To get Western support, Arab secularists need to stop being stupid

Borzou Daragahi has a piece in FT titled Arab liberals need the west’s support (and a companion report here). He argues:

Close watchers of the Middle East knew the Islamists would be a major factor once Arab tyrannies were toppled. They have organisational capacity, popular support and international connections lacked by their rivals.

But what is most surprising, given the gutting they suffered at the hands of Arab dictators for the past few decades, is how strong, vital and persistent liberals, secularists and leftists in the region are becoming.

. . .

The challenge for the west and for the next US president, and a worthy subject for the next debate, is how to support liberal and secular political forces as well as the tolerant wings of the ascendant Islamist forces so that they pursue the pragmatist course of Turkey rather than the harsh, repressive vision of Saudi Arabia or Iran.

I'm all for greater Western support for like-minded people in the Arab world — rather than the betting on the Muslim Brotherhood as the new normal that has characterized, for instance, part of the Obama administration's approach. But it's not a one-way street. Arab secularists, leftist, liberal or conservative, have to not only be better organized and able to perform well in elections, but also stop having moronic attitudes towards the West.

Having lunch yesterday with a Western diplomat, he complained that for instance labor groups and other leftist forces refused to meet with him because they feared being accused of collaborating with Western forces. The MB, of course, has used the charge that secularists are Western-funded to tar them. The Mubarak regime used to do the same. But considering that Muslim Brothers spent much of the past 18 months ingratiating themselves with the West, they have to move beyond these fears and push back on these charges. And there is absolutely no reason for them to refuse to meet with Western officials, or form partnerships with like-minded political parties, trade unions, and other organizations in the West. The Muslim Brotherhood is not exactly impervious to attacks on having foreign ties, either, after all.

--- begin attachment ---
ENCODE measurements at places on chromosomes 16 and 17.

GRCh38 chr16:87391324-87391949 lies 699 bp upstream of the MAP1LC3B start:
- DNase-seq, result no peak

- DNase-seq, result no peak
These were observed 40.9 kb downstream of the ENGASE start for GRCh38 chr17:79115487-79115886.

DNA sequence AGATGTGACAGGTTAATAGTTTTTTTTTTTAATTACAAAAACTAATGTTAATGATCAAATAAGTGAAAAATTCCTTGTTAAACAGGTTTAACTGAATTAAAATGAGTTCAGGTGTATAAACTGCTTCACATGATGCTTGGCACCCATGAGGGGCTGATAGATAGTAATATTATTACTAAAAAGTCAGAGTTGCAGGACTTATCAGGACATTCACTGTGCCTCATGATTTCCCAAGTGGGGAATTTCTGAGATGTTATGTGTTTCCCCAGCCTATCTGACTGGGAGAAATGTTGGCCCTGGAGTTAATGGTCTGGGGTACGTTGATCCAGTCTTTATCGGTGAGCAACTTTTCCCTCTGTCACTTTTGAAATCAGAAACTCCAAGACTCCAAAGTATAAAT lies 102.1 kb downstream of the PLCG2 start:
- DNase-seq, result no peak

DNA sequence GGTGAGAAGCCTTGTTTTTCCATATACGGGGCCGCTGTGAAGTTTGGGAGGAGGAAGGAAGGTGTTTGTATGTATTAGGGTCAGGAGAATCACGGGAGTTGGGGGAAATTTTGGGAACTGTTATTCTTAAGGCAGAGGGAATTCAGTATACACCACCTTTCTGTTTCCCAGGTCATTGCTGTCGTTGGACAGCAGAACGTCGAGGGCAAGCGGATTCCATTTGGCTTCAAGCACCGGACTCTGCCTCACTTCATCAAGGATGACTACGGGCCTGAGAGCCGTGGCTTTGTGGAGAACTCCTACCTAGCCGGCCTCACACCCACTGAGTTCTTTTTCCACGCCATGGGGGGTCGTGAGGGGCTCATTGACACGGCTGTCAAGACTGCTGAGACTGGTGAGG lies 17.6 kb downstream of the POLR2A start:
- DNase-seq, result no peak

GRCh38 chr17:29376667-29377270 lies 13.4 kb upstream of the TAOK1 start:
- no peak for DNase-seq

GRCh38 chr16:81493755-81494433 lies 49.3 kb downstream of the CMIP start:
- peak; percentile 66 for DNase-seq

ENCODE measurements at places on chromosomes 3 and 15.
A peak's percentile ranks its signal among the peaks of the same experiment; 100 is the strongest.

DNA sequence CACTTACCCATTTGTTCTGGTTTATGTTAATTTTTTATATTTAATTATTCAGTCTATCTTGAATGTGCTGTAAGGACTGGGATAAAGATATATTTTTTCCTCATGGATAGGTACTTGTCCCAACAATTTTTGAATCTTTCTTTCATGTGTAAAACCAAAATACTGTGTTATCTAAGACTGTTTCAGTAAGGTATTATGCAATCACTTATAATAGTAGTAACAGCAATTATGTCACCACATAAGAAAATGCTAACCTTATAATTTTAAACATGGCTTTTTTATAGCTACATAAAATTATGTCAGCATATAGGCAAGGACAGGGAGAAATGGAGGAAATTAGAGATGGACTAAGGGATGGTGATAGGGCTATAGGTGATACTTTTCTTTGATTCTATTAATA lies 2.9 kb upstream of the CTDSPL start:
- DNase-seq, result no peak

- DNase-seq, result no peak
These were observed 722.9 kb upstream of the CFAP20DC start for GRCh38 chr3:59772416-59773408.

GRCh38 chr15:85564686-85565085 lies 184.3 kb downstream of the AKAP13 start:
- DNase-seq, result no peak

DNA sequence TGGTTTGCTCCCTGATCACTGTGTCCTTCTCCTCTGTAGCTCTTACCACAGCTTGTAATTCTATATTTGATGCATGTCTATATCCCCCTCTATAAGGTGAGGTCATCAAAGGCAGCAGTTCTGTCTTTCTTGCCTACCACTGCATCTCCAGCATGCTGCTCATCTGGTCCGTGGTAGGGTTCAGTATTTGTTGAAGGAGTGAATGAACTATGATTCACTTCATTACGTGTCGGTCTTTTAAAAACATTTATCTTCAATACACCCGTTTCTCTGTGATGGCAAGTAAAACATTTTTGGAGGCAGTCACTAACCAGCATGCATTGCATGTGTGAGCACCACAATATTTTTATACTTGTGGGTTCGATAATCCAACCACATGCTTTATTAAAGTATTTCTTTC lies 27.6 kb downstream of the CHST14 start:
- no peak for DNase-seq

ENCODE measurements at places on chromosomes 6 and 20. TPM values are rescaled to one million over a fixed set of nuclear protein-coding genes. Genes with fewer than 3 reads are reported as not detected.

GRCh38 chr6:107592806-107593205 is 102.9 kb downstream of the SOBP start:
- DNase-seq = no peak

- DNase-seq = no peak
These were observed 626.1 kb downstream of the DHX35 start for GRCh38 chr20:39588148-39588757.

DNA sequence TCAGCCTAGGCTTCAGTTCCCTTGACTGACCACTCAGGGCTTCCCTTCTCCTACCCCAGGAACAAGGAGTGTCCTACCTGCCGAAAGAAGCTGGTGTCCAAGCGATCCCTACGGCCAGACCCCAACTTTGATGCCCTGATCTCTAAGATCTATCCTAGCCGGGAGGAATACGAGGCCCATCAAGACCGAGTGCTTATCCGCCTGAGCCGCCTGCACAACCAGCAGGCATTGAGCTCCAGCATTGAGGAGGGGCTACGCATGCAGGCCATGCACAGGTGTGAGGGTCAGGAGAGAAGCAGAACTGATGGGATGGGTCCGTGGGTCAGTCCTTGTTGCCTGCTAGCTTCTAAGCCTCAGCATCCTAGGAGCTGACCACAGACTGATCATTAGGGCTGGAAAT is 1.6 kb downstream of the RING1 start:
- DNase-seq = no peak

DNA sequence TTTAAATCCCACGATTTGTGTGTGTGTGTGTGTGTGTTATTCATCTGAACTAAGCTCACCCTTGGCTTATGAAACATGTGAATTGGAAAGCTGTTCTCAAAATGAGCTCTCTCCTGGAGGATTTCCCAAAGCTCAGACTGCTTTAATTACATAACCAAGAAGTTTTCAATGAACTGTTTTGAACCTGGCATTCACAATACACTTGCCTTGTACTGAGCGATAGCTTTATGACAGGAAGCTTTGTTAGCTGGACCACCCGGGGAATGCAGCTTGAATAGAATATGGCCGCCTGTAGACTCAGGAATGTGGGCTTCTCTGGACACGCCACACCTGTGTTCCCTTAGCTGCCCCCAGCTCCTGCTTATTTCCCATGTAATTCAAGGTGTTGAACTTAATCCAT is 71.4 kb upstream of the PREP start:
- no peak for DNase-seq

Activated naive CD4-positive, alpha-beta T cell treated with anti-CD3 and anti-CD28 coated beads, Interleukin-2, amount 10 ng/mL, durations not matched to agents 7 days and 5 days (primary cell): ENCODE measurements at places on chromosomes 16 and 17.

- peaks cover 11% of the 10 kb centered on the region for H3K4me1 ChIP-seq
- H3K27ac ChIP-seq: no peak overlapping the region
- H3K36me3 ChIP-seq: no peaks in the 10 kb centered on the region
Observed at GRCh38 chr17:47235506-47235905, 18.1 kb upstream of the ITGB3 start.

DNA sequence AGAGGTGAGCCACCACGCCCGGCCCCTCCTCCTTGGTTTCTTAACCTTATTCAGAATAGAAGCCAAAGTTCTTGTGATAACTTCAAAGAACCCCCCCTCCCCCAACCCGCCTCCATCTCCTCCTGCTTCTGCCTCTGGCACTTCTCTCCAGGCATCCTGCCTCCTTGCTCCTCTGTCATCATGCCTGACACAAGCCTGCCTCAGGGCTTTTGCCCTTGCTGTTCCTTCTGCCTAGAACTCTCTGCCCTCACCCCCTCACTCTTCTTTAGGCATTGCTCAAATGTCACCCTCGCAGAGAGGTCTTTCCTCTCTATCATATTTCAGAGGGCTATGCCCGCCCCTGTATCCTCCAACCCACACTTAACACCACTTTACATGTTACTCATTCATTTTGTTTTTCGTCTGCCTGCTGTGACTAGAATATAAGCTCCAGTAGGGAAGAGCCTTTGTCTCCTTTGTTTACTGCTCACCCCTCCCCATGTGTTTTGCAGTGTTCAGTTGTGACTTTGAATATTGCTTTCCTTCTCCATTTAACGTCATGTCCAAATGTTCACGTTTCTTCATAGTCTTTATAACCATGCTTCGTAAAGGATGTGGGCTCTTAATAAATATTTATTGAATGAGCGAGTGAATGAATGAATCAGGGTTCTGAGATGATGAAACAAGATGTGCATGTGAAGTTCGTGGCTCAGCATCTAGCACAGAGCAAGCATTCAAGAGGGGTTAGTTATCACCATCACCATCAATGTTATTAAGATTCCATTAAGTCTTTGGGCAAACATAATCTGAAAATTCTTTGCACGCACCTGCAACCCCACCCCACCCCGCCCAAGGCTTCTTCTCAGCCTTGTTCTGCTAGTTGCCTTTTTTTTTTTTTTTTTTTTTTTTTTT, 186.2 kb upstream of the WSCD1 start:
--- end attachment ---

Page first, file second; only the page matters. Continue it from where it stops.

I believe in the electoral viability of non-Islamist parties, even if I despair of their divisions and organizational abilities. These things will improve. But I am simply dumb-founded by the stupid pseudo-nationalist positions some cling to. They need to multiply foreign ties and leverage them for political advantage. That's what the MB has been doing, even before it was in power. Why should secularists be any different?

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Issandr El Amrani

Issandr El Amrani is a Cairo-based writer and consultant. His reporting and commentary on the Middle East and North Africa has appeared in The Economist, London Review of Books, Financial Times, The National, The Guardian, Time and other publications. He also publishes one of the longest-running blog in the region, www.arabist.net.